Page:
Broadside, curated by the Wheeler Centre, will bring two days of unabashedly feminist ideas and discussions to Melbourne audiences.
For one weekend in November, Melbourne Town Hall will be packed with 35 international and local speakers. If you’re looking for a place to meet up between sessions, Club Skunk (named after the queer-punk hangout spot in 10 Things I Hate About You') is downstairs at Melbourne Town Hall, and is a tribute to Kat Stratford and all the brilliant and complex feminists in our lives.
Tickets are on sale for individual sessions or you can buy a Pass to three or more events. For a limited time only, you can also buy Passes for single days and for the entire weekend. People under 30 can access concession tickets, and there’s an allocation of community tickets for First Nations attendees.
There's so much to take in and add to your shortlist at Broadside, so here are our top picks:
Things My Mother Never Told Me
Broadside’s gala event takes us all back to our beginnings, with thirteen incredible speakers sharing stories of the people who birthed and raised them, stepmothers, mothers-in-law and the caregivers they found along the way.
This will be a powerful evening of readings and performance featuring Grammy-nominated musician Courtney Barnett; authors Curtis Sittenfeld, Maria Tumarkin, Clare Wright and Ariel Levy; writer Nayuka Gorrie; interdisciplinary artist and house Mother of Western-Sydney House of Slé, Bhenji Ra; award-winning journalist Fran Kelly; family violence advocate Nicole Lee; playwright Patricia Cornelius; transgender activist and executive editor of Out magazine, Raquel Willis; artist Aretha Brown; and Senator Mehreen Faruqi, the first female Muslim senator in Australia. Prepare for a funny, complicated, vulnerable and tender night that will no doubt leave you vowing to call somebody you love.
Monica Lewinsky - booked out
It’s hard to imagine anyone better qualified to speak about the ubiquity of bullying, humiliation and harassment in our culture than Monica Lewinsky. This August, when she was announced as a producer on the forthcoming series of American Crime Story, Lewinsky expressed a determination to take more of a public role in owning her narrative. Now Australian audiences will have the rare opportunity to hear her tell her own story.
From her tireless leadership in anti-bullying activism to her acclaimed work with Vanity Fair, Lewinsky’s resilience and compassion has inspired increasing praise worldwide. In what will be a much-talked about Broadside closing event, the activist and writer will share her insights with the Wheeler Centre's head of publishing, Sophie Black.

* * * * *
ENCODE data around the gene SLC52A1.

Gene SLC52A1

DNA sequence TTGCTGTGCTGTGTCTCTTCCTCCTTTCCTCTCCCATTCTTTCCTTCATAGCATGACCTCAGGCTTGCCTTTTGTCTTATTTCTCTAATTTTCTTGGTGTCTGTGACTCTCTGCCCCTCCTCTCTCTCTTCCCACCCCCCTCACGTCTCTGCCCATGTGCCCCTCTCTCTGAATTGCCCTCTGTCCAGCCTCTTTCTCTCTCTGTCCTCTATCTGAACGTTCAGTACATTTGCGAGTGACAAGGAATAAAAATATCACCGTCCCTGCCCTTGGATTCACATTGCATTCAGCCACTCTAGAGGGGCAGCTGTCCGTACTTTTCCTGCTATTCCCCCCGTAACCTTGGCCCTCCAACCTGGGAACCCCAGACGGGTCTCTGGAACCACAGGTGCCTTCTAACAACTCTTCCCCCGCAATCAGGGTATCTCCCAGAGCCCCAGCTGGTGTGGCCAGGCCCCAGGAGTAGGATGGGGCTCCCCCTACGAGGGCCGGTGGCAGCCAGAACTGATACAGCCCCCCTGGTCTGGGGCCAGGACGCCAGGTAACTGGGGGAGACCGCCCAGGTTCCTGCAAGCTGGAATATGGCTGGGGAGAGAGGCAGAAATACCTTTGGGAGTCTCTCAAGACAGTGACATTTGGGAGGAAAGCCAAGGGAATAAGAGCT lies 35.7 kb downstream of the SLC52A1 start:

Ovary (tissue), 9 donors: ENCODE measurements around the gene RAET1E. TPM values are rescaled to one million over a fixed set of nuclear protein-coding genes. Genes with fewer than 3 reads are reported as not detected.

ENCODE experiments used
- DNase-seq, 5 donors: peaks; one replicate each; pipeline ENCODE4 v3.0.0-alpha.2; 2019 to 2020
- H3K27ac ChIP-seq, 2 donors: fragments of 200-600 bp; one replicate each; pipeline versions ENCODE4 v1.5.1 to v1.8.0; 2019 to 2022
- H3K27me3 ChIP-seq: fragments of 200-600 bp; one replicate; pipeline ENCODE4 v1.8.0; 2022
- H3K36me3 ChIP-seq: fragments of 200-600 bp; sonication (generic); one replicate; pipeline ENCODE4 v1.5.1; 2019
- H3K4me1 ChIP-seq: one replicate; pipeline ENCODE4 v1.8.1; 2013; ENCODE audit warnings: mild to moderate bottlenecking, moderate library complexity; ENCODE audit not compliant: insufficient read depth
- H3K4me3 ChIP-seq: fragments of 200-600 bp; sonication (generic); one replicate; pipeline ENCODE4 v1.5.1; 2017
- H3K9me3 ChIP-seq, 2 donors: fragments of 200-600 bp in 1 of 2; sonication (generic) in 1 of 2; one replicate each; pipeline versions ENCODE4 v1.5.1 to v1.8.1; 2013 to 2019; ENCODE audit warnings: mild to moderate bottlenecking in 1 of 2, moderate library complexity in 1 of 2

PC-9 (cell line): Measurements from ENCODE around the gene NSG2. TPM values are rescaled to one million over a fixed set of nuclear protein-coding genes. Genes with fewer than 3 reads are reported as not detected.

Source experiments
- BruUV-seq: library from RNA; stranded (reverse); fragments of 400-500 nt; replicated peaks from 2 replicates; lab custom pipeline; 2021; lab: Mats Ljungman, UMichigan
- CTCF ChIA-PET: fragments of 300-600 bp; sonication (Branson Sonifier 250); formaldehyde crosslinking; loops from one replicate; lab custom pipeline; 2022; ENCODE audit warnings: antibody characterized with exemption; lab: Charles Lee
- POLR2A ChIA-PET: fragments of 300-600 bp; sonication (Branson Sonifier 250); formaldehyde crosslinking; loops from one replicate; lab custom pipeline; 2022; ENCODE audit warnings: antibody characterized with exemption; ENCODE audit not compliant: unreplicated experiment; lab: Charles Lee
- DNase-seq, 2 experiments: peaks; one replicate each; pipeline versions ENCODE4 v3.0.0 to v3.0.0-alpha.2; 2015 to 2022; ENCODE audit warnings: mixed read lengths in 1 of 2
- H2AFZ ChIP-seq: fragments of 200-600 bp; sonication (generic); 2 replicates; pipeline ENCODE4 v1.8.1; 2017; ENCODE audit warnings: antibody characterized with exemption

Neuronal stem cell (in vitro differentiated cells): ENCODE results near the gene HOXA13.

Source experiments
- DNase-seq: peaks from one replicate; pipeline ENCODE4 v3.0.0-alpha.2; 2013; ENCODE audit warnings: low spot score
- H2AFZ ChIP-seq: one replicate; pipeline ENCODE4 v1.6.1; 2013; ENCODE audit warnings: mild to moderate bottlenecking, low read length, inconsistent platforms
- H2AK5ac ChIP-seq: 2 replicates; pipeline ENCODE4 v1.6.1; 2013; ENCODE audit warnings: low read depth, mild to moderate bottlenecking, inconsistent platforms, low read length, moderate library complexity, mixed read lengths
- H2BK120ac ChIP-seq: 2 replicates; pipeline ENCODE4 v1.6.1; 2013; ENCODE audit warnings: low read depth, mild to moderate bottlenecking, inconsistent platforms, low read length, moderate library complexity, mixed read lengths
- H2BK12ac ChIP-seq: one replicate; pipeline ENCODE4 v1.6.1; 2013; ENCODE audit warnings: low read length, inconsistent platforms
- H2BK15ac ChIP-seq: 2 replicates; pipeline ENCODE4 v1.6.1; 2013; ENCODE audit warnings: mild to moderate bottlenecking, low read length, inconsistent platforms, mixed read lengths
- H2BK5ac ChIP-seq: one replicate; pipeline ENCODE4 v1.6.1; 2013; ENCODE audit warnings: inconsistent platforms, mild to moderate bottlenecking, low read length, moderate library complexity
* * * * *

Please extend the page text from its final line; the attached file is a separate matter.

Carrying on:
This event is now booked out.
Who Gave You Permission?: Speaking Up and Speaking Out
How do we blaze a trail without losing our own way? On Saturday afternoon, five writers will discuss the sticky, tricky realities of speaking out: Celebrated American novelist Curtis Sittenfeld, New Yorker staff writer Ariel Levy and executive editor of Out magazine Raquel Willis join Kurnai/Gunai, Gunditjmara, Wiradjuri and Yorta Yorta writer Nayuka Gorrie and host Michelle Law in a discussion about weighing up the personal costs of sticking to your guns when the odds are stacked against you.
Described as "the best young essayist at work in the US" by writer Rebecca Solnit, Jia Tolentino is the New York Times bestselling author of Trick Mirror, the book that's probably sold out at your favourite local bookshop right now. A beloved commentator and essayist, Tolentino is a staff writer at the New Yorker, but came up writing and editing for Jezebel and The Hairpin. At Broadside, she'll dig deep with Call Your Girlfriend podcast co-host Aminatou Sow and broadcaster Jan Fran at Up Late, and host a discussion with Zadie Smith. In a session called Rage Against the Machine: Feminism and Capitalism, Tolentino will join Fatima Bhutto; Aminatou Sow, co-host of the Hear to Slay podcast, professor Tressie McMillan Cottom and host Santilla Chingaipe to discuss what an uncommodified resistance might look like, and whether we can buy it on AfterPay.
Taking Up Space: Building The City That We Deserve
A woman’s place in the world and right to move through it freely has always been controlled, so what can we do about it? Host Jan Fran will talk with writer and sex worker advocate Gala Vanting; activist, performer and writer Jax Jacki Brown; the creative director of Yirramboi First Nations Festival and a custodian of Boonwurrung Country Caroline Martin; and Nicole Kalms, an associate professor in the department of design and founding director of the XYX Lab at Monash. They’ll address the way different bodies and identities are policed in public, and how we can plan, create and sustain new kinds of cities, free from the constructs we've always been forced to adapt to.
Broadside is on Saturday November 9 and Sunday November 10 at Melbourne Town Hall.
This article is produced by Broadsheet in partnership with the Wheeler Centre.